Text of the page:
Scuba Diving Surveys Used to Estimate Pacific Herring Egg Deposition in Southeastern Alaska

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Scuba Diving Surveys Used to Estimate Pacific Herring Egg Deposition in Southeastern Alaska

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Title: Scuba Diving Surveys Used to Estimate Pacific Herring Egg Deposition in Southeastern Alaska
Author: Hebert, KP
Abstract: Pacific herring, Clupea pallasi, is an important species in the marine ecology of southeastern Alaska and is also harvested in subsistence and commercial fisheries. To ensure adequate stock size, prior to allowing commercial harvest, the Department of Fish and Game assesses the abundance of spawning populations. The stock assessment is based primarily upon two types of information: estimates of egg deposition and age composition of the spawning population. Each spring, a team of scuba divers conducts surveys to estimate egg deposition. Survey location is determined through aerial surveys and mapping of spawn along the shoreline. Dive teams conduct transects perpendicular to the spawn bed, beginning at the intertidal and ending in the sub tidal at a depth of about 35–50 ft. The goal of the surveys is to produce estimates of total egg deposition to index abundance. The index is a primary input of one of two models: age-structured or biomass accounting. Both models are used to estimate the current mature herring biomass and forecast mature biomass for the ensuing year. Estimates from 2010 dive surveys indicate that egg deposition was highly variable among stocks and Sitka Sound continues to be the largest herring stock in the region.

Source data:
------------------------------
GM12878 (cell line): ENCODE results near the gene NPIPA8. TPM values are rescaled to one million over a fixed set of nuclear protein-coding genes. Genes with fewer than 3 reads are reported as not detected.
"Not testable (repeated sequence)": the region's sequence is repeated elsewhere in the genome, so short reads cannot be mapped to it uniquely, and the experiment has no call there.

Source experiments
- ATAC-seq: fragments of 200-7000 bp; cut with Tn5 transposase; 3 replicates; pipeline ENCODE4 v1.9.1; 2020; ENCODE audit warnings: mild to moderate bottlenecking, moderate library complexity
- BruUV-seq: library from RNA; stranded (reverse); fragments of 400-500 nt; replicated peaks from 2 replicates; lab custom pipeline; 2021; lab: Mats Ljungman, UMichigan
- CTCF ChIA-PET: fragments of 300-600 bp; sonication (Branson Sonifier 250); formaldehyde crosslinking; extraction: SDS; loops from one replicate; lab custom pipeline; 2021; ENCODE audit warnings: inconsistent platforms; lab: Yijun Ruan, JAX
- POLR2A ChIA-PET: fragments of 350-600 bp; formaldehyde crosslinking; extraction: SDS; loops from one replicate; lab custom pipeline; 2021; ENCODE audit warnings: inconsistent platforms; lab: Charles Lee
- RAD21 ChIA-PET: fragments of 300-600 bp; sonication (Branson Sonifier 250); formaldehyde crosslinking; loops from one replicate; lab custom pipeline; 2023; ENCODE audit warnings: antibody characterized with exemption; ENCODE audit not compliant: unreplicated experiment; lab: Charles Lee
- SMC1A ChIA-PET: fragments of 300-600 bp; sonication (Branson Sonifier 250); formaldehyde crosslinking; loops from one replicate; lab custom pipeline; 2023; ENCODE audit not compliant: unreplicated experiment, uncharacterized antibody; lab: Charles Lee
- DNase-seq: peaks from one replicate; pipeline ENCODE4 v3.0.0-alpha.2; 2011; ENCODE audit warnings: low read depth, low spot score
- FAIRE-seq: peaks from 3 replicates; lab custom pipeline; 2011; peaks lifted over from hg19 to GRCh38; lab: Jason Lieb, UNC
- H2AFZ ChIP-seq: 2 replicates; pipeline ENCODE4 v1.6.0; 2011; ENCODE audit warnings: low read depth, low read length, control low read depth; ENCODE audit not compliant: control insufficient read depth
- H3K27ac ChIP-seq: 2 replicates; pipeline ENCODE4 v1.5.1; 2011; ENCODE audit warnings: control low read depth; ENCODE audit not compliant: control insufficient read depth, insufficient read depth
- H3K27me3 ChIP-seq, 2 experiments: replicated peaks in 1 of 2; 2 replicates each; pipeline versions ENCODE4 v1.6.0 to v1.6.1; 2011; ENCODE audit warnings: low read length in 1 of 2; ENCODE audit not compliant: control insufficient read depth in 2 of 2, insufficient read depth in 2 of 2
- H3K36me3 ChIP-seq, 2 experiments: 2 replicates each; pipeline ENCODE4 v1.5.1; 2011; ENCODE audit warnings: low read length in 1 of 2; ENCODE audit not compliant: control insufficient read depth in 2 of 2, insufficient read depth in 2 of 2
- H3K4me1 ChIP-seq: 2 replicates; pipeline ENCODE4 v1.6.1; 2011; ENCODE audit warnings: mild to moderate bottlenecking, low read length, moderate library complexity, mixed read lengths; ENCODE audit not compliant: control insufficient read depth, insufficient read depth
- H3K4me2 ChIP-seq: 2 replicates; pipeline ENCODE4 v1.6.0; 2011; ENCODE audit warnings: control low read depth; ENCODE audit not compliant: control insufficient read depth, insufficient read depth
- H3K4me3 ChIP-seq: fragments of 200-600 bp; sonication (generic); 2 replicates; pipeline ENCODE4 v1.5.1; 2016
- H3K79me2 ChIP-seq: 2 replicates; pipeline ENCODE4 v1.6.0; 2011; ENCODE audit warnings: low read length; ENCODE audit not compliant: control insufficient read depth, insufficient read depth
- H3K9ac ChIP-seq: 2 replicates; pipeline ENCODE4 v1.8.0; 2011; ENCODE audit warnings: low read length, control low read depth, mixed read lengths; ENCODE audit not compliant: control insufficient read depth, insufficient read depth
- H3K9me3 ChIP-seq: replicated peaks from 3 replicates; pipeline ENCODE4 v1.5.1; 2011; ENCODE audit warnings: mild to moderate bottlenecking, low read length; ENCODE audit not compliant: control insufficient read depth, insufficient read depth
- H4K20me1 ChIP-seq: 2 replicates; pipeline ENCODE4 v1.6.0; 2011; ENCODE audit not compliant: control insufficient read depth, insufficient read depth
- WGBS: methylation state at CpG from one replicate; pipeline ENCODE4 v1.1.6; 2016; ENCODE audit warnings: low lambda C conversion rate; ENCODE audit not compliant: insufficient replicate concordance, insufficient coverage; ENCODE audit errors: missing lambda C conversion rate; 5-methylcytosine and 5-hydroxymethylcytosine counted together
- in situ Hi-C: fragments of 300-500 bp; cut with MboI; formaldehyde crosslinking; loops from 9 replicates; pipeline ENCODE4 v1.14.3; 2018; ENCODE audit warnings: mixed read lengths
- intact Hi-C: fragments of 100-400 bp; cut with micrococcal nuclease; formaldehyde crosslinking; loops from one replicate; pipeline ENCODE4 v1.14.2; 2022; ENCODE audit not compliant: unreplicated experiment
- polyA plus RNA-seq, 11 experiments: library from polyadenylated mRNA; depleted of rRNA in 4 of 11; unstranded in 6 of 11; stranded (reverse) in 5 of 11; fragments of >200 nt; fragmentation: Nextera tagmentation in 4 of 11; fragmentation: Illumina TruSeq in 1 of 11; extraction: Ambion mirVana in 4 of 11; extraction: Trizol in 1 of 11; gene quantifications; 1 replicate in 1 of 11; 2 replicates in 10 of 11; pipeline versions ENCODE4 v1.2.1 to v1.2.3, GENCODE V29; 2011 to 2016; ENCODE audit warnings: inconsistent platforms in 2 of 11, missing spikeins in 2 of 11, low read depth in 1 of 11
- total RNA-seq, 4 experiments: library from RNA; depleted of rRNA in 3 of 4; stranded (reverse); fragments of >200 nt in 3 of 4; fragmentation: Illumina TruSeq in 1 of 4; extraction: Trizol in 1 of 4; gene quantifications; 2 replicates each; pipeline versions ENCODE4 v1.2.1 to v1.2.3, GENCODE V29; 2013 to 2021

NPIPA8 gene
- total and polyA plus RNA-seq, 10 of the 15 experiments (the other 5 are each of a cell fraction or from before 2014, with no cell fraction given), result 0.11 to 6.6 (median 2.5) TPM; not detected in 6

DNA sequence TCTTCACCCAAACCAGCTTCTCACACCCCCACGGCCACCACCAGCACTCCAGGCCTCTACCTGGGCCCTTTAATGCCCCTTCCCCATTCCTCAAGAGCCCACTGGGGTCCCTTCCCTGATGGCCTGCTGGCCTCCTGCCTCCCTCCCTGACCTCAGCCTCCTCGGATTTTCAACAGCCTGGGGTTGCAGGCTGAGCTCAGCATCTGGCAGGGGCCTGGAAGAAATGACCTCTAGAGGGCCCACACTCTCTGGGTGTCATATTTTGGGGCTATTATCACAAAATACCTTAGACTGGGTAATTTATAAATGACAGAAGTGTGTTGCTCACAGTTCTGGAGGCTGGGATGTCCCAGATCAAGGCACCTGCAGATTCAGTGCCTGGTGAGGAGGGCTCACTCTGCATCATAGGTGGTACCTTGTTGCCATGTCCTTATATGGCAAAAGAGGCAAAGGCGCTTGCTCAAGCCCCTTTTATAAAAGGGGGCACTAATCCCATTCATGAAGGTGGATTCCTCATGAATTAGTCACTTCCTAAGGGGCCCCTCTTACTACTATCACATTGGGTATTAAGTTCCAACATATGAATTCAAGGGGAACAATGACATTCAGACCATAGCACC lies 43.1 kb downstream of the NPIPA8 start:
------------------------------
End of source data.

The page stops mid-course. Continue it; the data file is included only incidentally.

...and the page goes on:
Description: American Academy of Underwater Sciences (http://www.aaus.org/)
URI: http://archive.rubicon-foundation.org/10188
Date: 2011

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